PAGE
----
During last night’s Republican presidential debate, Retired Brig. Gen. Keith Kerr, an openly gay man, asked the candidates why they “think that American men and women in uniform are not professional enough to serve with gays and lesbians.” Soon after the debate, controversy erupted around Kerr’s question when it was revealed that the general is actually a co-chair of “Veterans and Military Retirees for Hillary Committee” and a steering member of “LGBT Americans for Hillary.”
Since the debate, CNN has rightly been criticized for its “huge mistake” in not properly vetting the question. But, despite CNN’s labeling mistake, the solid, non-partisan question asked by Kerr is one that presidential candidates should address.
On Fox News today, however, conservative pundit Pat Buchanan personally attacked for Kerr for merely asking the question, saying that he “obviously did not have the courage” to “come out of the closet” while he was still serving in the military:
There’s an element of fraud here. When the general did not identify himself as a fierce partisan of Hillary Rodham Clinton and presented himself simply as a military man who had served and was gay. And who obviously did not have the courage, frankly, when he was in the military to come out of the closet and say I’m gay. And to attack the Republicans for lacking the courage to take a position he was unable to take, I think makes him look rather bad.
Considering that just last week Buchanan penned a column lamenting that “homosexual sodomy” is no longer “a crime” but “a lifestyle,” it’s not surprising to see him focus his attack on Kerr’s experience as a gay soldier. Regardless of the homophobia involved, however, Buchanan’s point is non-sensical.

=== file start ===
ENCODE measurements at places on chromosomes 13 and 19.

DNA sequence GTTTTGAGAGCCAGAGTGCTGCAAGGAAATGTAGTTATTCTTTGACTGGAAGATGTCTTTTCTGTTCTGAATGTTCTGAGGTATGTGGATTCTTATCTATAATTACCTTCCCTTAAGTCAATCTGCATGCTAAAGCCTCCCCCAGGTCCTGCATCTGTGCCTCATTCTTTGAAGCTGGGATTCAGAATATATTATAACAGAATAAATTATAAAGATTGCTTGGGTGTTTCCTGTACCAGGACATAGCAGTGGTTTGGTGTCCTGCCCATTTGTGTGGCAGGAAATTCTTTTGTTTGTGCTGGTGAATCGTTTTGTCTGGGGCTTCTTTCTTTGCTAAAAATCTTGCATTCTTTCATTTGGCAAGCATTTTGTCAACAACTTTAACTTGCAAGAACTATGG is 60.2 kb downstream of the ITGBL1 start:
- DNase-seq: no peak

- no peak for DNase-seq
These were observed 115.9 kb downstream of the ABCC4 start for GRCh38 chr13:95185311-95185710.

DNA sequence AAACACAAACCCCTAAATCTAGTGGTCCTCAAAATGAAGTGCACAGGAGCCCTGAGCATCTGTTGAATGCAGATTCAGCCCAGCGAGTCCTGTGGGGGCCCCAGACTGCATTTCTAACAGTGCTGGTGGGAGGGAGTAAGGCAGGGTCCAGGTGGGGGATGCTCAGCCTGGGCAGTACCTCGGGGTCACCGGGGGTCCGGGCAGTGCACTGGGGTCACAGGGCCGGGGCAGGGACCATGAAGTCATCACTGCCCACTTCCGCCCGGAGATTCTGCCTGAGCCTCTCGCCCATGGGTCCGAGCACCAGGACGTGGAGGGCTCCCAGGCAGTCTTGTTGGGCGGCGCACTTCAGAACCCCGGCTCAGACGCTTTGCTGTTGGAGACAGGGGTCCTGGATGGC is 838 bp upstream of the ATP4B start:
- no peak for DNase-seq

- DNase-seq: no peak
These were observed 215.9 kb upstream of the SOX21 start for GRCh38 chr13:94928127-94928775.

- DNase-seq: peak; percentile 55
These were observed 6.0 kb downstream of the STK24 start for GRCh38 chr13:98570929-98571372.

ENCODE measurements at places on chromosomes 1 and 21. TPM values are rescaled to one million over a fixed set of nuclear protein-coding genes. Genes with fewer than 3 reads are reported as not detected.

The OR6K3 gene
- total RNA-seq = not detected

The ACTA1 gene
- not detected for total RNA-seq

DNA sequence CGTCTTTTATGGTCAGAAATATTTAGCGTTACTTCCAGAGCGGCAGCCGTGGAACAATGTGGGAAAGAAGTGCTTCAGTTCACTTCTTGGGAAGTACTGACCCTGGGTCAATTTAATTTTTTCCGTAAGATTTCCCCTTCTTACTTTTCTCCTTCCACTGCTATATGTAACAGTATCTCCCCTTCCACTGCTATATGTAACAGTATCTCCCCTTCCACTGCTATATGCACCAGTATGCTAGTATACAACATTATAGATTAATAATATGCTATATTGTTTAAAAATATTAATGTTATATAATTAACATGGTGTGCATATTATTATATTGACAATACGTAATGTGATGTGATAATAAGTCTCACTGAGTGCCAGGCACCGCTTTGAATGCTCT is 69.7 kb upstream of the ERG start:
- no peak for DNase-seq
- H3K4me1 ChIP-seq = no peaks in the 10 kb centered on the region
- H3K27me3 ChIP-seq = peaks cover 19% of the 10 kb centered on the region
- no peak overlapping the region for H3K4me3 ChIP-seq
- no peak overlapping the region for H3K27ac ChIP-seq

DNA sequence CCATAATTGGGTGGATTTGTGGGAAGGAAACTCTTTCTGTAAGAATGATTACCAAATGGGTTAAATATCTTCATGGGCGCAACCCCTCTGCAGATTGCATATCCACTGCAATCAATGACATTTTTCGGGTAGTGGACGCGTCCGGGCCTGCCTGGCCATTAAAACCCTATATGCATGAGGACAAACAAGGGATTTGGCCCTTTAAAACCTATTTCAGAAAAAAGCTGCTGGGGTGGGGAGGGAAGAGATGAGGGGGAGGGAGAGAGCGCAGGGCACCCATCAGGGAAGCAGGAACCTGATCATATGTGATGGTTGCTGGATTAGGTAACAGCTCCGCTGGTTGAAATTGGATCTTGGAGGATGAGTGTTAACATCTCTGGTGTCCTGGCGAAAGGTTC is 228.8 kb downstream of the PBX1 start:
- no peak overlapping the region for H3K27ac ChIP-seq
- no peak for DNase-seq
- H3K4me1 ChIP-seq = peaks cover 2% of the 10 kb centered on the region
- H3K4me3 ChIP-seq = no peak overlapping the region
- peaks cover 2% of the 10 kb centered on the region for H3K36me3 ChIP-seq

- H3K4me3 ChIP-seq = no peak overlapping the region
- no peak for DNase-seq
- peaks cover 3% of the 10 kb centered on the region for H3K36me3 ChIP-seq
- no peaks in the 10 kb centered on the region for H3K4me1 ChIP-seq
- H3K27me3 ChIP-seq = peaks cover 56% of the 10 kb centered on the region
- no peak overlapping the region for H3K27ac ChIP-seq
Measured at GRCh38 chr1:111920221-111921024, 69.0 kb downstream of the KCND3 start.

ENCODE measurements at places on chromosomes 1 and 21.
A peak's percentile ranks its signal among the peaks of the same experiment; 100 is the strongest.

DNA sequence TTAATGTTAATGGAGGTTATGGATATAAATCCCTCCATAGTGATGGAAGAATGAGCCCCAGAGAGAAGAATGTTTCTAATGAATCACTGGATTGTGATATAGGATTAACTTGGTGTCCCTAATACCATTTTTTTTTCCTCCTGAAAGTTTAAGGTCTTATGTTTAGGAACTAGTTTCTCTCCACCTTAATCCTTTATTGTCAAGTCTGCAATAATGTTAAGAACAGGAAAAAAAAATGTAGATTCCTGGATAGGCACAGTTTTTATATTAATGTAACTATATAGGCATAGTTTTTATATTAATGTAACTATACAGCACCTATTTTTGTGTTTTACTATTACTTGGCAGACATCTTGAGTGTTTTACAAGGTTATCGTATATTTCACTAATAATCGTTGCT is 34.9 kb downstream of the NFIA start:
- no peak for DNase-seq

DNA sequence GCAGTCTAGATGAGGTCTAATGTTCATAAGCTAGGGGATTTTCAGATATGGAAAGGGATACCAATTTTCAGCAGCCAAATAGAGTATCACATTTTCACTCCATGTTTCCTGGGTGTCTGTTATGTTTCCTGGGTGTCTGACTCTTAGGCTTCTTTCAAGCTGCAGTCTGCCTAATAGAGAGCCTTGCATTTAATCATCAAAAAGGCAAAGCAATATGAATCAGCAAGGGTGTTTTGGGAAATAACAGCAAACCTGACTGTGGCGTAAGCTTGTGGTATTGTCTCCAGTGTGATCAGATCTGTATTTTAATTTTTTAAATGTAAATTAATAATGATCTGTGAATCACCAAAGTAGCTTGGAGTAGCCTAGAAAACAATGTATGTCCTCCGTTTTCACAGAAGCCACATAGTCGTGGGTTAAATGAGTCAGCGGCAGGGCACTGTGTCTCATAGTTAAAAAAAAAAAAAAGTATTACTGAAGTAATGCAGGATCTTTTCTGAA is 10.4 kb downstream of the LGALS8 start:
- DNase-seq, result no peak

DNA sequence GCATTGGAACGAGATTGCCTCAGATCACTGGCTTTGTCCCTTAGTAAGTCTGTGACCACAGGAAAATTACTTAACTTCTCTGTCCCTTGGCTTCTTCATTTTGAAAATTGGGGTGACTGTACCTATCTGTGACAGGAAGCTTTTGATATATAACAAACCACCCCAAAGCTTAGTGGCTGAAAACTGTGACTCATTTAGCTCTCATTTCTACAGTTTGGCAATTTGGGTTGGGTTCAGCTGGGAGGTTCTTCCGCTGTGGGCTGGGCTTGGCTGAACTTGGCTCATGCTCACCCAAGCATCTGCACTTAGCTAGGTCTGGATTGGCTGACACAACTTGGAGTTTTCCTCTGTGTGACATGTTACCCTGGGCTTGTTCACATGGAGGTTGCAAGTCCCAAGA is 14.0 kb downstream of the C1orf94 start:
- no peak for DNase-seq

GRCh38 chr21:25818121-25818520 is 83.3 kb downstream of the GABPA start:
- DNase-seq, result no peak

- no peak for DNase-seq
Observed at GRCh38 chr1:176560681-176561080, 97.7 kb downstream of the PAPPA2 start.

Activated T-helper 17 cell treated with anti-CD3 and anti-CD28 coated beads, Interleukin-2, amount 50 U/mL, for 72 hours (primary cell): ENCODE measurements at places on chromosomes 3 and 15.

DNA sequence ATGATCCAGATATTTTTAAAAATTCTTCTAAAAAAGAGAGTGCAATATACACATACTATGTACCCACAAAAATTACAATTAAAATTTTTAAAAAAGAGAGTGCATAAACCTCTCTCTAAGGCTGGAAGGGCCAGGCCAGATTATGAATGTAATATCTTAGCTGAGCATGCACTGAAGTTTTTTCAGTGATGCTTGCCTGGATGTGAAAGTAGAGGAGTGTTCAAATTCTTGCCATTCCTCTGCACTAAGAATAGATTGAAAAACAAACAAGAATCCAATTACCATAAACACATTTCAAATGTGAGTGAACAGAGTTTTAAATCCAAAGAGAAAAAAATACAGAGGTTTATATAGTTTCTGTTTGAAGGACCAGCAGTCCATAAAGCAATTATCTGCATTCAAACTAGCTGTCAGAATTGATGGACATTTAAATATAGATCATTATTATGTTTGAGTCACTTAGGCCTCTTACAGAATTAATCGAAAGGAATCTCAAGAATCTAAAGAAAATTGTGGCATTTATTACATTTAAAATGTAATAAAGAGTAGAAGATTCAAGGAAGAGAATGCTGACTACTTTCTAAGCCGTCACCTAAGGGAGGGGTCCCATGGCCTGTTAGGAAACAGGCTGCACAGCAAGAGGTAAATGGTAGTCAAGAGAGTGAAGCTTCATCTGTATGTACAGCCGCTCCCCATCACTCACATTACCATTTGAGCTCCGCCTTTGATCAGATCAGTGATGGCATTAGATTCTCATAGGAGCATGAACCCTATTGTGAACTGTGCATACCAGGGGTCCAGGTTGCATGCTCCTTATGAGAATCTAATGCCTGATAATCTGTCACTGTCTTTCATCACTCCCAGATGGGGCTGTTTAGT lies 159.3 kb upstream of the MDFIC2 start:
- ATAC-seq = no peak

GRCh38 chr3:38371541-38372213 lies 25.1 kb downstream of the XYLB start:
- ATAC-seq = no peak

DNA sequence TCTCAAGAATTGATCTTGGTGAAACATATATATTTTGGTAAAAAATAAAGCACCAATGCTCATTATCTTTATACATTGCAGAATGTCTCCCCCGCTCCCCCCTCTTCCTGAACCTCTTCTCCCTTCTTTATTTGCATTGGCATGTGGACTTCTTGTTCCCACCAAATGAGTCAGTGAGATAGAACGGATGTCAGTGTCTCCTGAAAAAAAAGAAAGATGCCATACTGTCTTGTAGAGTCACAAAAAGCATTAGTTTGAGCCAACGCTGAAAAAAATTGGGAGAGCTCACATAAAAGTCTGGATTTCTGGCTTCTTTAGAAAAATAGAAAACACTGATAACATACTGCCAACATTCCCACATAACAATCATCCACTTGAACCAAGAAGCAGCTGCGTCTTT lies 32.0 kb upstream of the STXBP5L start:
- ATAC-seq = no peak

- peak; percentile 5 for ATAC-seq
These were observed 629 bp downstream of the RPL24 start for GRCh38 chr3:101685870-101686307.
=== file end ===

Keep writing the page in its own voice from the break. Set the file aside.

What Buchanan neglects to note is that unlike the lawmakers, Kerr would have faced real consequences for speaking out against “Don’t Ask, Don’t Tell.” If Kerr were to “tell” about his sexual identity while serving, he would have joined the roughly 11,000 servicemembers that have been forced out of service since the policy was implemented in 1993.
So, while the right wing attacks Hillary Clinton (even though the Clinton campaign had nothing to do with Kerr’s question), and everybody criticizes CNN, only Pat Buchanan attacks the retired general who served his country for 43 years.
UPDATE: Over at TAPPED, Adele M. Stan notes how at the debate Gen. Kerr was “booed by an audience of Republicans” when he stood up to re-ask his question.